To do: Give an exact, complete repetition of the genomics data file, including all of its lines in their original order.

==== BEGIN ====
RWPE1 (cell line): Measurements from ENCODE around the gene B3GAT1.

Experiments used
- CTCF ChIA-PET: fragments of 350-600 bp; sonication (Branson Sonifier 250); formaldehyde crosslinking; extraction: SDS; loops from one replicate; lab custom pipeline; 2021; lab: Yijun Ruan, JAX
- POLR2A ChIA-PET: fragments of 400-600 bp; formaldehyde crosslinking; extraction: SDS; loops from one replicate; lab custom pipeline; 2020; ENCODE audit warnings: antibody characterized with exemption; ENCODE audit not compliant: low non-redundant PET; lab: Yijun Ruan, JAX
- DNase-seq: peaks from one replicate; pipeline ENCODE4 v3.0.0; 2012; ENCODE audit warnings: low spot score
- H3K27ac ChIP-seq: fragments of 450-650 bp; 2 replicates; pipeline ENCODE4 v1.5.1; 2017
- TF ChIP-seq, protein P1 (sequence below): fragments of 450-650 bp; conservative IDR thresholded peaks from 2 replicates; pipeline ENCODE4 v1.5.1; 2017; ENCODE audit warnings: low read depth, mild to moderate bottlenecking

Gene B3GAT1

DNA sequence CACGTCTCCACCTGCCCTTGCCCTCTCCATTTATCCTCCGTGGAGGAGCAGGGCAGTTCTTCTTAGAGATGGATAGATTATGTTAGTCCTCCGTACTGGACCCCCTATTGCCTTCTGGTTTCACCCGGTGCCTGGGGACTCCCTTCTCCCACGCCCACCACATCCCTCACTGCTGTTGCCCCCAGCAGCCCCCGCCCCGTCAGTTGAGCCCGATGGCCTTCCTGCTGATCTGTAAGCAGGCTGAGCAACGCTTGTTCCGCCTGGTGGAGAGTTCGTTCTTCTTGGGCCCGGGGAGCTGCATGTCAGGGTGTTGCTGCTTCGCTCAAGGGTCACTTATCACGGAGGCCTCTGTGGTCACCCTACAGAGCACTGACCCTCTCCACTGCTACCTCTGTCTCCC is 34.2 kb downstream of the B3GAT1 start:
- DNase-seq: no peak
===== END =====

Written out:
RWPE1 (cell line): Measurements from ENCODE around the gene B3GAT1.

Experiments used
- CTCF ChIA-PET: fragments of 350-600 bp; sonication (Branson Sonifier 250); formaldehyde crosslinking; extraction: SDS; loops from one replicate; lab custom pipeline; 2021; lab: Yijun Ruan, JAX
- POLR2A ChIA-PET: fragments of 400-600 bp; formaldehyde crosslinking; extraction: SDS; loops from one replicate; lab custom pipeline; 2020; ENCODE audit warnings: antibody characterized with exemption; ENCODE audit not compliant: low non-redundant PET; lab: Yijun Ruan, JAX
- DNase-seq: peaks from one replicate; pipeline ENCODE4 v3.0.0; 2012; ENCODE audit warnings: low spot score
- H3K27ac ChIP-seq: fragments of 450-650 bp; 2 replicates; pipeline ENCODE4 v1.5.1; 2017
- TF ChIP-seq, protein P1 (sequence below): fragments of 450-650 bp; conservative IDR thresholded peaks from 2 replicates; pipeline ENCODE4 v1.5.1; 2017; ENCODE audit warnings: low read depth, mild to moderate bottlenecking

Gene B3GAT1

DNA sequence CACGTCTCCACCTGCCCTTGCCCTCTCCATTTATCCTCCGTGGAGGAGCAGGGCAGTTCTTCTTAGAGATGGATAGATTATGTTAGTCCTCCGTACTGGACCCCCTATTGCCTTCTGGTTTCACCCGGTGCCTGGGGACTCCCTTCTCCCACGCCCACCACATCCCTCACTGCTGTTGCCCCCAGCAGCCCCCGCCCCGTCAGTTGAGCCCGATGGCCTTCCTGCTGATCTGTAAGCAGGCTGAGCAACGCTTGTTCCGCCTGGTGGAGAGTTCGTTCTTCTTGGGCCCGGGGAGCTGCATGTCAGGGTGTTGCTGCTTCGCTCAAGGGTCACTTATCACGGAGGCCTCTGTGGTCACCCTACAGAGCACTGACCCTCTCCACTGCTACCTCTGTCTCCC is 34.2 kb downstream of the B3GAT1 start:
- DNase-seq: no peak